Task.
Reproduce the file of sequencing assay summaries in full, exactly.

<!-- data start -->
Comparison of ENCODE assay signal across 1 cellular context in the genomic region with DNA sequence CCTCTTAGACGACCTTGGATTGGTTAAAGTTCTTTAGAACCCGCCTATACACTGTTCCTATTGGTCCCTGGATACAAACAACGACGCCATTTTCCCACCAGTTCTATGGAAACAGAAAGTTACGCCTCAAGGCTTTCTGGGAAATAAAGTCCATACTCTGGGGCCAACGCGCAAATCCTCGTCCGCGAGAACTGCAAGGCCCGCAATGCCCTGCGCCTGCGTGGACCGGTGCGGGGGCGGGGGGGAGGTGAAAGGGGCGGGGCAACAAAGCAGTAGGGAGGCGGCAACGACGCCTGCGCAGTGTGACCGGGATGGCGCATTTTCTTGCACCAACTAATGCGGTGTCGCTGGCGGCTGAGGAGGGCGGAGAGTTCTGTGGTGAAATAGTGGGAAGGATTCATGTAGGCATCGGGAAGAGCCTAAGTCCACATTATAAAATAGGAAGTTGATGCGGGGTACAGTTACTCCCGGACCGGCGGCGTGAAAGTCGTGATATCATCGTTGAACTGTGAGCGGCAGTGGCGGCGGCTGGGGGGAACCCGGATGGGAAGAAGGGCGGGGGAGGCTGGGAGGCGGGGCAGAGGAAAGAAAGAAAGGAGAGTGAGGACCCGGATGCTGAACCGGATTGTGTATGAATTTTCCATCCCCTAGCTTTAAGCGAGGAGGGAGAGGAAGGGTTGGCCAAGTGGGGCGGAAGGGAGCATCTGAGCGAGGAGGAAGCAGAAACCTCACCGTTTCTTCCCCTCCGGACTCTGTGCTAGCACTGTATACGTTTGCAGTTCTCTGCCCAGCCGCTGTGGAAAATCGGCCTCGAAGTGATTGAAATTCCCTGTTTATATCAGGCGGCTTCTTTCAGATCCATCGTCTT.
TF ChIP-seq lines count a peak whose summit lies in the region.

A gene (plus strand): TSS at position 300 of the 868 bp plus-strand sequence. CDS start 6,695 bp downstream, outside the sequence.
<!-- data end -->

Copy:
Comparison of ENCODE assay signal across 1 cellular context in the genomic region with DNA sequence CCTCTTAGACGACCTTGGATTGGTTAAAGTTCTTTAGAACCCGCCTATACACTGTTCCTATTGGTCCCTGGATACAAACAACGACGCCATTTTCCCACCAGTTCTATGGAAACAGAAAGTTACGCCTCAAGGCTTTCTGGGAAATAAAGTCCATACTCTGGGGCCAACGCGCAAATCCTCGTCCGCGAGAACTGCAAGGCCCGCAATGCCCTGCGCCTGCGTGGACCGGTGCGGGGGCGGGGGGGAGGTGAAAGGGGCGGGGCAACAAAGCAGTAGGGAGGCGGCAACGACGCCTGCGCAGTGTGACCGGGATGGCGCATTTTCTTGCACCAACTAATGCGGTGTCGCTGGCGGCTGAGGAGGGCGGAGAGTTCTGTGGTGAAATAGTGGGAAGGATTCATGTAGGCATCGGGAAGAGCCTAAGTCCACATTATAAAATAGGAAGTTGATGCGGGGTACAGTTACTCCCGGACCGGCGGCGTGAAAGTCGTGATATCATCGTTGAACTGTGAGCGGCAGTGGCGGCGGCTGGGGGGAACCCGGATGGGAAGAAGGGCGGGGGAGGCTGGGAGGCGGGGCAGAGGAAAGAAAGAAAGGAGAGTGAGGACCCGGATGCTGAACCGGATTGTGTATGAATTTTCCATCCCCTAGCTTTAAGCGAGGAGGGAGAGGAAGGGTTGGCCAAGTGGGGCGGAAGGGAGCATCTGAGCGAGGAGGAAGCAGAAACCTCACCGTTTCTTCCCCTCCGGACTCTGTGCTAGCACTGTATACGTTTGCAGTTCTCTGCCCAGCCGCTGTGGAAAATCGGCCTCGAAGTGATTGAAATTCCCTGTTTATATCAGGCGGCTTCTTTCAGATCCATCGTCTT.
TF ChIP-seq lines count a peak whose summit lies in the region.

A gene (plus strand): TSS at position 300 of the 868 bp plus-strand sequence. CDS start 6,695 bp downstream, outside the sequence.